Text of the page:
Case in point: A Fortune 20 multinational bank that made a significant upfront investment in building a private cloud and training its operational team on a new toolset that was different from the proprietary tools the team was ingrained in. By standardizing on a common toolset and operating model, they were able to drastically optimize and reduce operational expenditures by as much as 90%, and push services out to the market faster.
The long-term role of private cloud in an organization needs to be top of mind, which will ultimately drive organizational changes. Where I have seen the most success in an organization making the change is when there's corporate mandate to think of infrastructure strategically coupled with an executive level sponsor who understands and is willing to tolerate the risk of this transition with a large reward. Buy-in needs to start at the top.
In my next blog post, I'll explain more steps companies can take to make a successful transition to web-scale infrastructure.
You can hear more about web-scale IT at Interop ITX in Las Vegas, where Cumulus CTO JR Rivers will present "Goodbye Traditional IT Buying, Hello Web-Scale IT." Don't miss out! Register now for Interop ITX, May 15-19.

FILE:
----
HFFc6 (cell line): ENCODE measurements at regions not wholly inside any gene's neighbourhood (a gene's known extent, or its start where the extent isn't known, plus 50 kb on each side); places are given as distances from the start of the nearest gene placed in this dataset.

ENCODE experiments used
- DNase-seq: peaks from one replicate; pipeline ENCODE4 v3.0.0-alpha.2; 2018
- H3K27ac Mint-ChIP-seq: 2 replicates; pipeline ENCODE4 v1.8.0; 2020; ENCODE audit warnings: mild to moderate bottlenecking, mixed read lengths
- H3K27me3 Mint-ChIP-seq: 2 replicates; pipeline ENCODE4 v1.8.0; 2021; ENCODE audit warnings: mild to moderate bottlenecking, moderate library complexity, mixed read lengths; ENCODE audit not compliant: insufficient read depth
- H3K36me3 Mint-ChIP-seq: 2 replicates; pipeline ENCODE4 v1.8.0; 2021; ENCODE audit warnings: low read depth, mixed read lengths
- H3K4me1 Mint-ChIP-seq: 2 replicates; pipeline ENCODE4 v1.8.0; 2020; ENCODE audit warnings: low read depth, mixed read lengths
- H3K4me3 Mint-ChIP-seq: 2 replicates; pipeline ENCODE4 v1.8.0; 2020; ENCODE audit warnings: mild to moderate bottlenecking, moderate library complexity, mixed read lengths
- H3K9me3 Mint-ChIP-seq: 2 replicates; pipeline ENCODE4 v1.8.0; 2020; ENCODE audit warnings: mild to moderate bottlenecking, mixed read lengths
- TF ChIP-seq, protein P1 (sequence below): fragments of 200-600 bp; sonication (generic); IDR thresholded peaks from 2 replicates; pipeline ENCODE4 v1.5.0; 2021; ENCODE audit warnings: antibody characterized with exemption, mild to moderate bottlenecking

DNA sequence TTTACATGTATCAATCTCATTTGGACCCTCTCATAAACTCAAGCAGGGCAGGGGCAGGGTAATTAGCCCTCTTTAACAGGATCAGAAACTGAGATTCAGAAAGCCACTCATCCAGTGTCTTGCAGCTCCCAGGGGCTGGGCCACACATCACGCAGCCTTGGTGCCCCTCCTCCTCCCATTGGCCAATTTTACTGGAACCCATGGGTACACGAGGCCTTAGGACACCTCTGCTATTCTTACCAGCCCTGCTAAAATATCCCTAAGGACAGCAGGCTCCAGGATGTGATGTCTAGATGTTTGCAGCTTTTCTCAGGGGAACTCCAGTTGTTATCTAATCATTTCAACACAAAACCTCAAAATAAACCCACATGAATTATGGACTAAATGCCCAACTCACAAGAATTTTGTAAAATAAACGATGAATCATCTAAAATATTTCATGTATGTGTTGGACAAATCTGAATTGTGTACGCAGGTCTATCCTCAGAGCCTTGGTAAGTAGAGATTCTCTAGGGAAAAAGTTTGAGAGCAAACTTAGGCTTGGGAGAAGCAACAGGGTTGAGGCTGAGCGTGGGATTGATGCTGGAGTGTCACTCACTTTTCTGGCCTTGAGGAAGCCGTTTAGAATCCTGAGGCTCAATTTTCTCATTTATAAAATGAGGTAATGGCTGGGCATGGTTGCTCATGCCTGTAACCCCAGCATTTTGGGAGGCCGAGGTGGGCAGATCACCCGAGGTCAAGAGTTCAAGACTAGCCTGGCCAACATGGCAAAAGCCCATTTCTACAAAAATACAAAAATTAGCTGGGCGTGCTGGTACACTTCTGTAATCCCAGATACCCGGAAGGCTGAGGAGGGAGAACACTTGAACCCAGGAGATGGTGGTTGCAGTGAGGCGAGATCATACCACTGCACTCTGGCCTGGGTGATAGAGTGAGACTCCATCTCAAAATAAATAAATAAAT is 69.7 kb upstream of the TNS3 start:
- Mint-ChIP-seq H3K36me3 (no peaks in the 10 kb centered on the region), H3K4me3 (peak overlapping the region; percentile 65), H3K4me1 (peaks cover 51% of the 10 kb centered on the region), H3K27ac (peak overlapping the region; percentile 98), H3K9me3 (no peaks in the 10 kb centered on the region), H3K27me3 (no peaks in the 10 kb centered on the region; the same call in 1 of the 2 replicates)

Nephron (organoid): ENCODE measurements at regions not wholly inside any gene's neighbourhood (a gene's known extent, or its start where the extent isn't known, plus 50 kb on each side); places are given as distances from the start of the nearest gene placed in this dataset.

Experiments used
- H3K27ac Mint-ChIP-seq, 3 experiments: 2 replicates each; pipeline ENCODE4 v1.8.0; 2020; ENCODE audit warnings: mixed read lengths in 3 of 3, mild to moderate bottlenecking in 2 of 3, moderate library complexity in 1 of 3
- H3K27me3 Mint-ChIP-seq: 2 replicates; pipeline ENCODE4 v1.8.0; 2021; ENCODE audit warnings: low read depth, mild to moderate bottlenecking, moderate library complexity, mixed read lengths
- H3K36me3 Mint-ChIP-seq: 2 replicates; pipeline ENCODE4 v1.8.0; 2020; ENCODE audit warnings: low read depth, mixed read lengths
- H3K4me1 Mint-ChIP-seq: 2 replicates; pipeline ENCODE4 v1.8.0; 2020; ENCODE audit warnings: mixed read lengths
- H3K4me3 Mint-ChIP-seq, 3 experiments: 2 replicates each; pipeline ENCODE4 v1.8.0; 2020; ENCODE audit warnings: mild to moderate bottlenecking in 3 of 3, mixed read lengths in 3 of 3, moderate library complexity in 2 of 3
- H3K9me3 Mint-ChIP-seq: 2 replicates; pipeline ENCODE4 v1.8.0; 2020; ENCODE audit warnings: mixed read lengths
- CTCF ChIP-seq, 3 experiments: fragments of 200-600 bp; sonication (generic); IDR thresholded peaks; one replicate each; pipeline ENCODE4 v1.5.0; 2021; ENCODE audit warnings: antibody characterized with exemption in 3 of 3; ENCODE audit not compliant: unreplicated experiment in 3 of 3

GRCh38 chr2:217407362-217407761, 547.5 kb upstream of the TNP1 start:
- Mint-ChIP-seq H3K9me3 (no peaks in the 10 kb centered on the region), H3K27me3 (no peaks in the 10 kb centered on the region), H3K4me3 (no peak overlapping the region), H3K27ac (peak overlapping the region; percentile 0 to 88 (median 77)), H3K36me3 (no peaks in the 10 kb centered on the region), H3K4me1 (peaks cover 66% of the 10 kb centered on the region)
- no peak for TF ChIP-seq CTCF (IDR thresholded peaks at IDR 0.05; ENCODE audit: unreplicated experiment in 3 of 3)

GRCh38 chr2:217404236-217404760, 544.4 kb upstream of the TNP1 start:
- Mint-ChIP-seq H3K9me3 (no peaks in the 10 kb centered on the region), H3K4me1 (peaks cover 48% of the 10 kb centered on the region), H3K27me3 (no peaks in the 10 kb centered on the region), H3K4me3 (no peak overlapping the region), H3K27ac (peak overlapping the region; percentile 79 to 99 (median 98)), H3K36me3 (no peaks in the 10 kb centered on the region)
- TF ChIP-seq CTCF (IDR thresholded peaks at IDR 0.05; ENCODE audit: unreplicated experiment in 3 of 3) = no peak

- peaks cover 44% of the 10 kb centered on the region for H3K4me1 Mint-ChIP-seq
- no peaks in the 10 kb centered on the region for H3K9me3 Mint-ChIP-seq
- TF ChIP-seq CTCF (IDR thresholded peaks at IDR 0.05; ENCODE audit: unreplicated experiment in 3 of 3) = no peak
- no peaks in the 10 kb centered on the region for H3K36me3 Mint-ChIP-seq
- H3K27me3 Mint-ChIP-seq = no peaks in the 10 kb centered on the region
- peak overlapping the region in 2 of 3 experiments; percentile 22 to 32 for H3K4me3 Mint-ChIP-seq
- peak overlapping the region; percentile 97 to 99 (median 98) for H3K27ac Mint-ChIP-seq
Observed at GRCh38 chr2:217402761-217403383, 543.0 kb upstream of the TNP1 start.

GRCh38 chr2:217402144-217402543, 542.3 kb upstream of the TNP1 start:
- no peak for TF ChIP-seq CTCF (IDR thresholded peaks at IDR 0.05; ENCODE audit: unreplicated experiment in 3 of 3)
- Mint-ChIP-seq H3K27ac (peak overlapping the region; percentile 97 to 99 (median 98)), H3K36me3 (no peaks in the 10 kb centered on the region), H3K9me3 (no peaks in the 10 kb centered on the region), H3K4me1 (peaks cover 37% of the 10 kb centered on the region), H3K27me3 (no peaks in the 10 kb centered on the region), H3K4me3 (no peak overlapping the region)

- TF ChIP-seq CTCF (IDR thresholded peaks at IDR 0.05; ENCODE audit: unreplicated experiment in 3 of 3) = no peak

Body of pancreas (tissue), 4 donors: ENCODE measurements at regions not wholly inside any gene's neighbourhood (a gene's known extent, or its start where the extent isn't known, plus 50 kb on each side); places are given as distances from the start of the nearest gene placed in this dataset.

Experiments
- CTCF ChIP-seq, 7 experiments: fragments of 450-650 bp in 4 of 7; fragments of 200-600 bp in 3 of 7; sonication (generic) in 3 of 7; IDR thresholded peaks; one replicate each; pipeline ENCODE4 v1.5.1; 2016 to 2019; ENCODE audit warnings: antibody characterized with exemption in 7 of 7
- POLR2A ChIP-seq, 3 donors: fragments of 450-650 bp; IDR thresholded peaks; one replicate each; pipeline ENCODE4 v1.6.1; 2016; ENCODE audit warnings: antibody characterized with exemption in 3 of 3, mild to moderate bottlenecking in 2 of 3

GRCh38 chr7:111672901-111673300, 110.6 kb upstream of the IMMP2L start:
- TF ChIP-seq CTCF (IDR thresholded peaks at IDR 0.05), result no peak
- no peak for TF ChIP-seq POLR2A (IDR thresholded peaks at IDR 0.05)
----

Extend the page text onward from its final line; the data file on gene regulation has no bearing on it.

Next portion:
Josh Leslie is a seasoned technology executive who brings more than 18 years of industry experience to Cumulus Networks. He was previously at Instart Logic where he was the first sales executive and was responsible for helping sign and cultivate Instart's first 150 enterprise customers, participating in over $50M of venture capital fundraising and growing the company from 30 to over 130 employees. Prior to Instart, Josh spent six years at VMware and held leadership roles in both sales and business development as the company scaled from less than $100M to more than $1B in sales. Before VMware, Josh was a field rep for CommVault Systems.